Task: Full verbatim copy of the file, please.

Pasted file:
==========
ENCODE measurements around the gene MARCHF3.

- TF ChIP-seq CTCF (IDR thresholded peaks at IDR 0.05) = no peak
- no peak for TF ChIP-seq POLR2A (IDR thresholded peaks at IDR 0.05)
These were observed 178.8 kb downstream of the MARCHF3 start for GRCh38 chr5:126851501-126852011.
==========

ENCODE measurements around the gene MARCHF3.

- TF ChIP-seq CTCF (IDR thresholded peaks at IDR 0.05) = no peak
- no peak for TF ChIP-seq POLR2A (IDR thresholded peaks at IDR 0.05)
These were observed 178.8 kb downstream of the MARCHF3 start for GRCh38 chr5:126851501-126852011.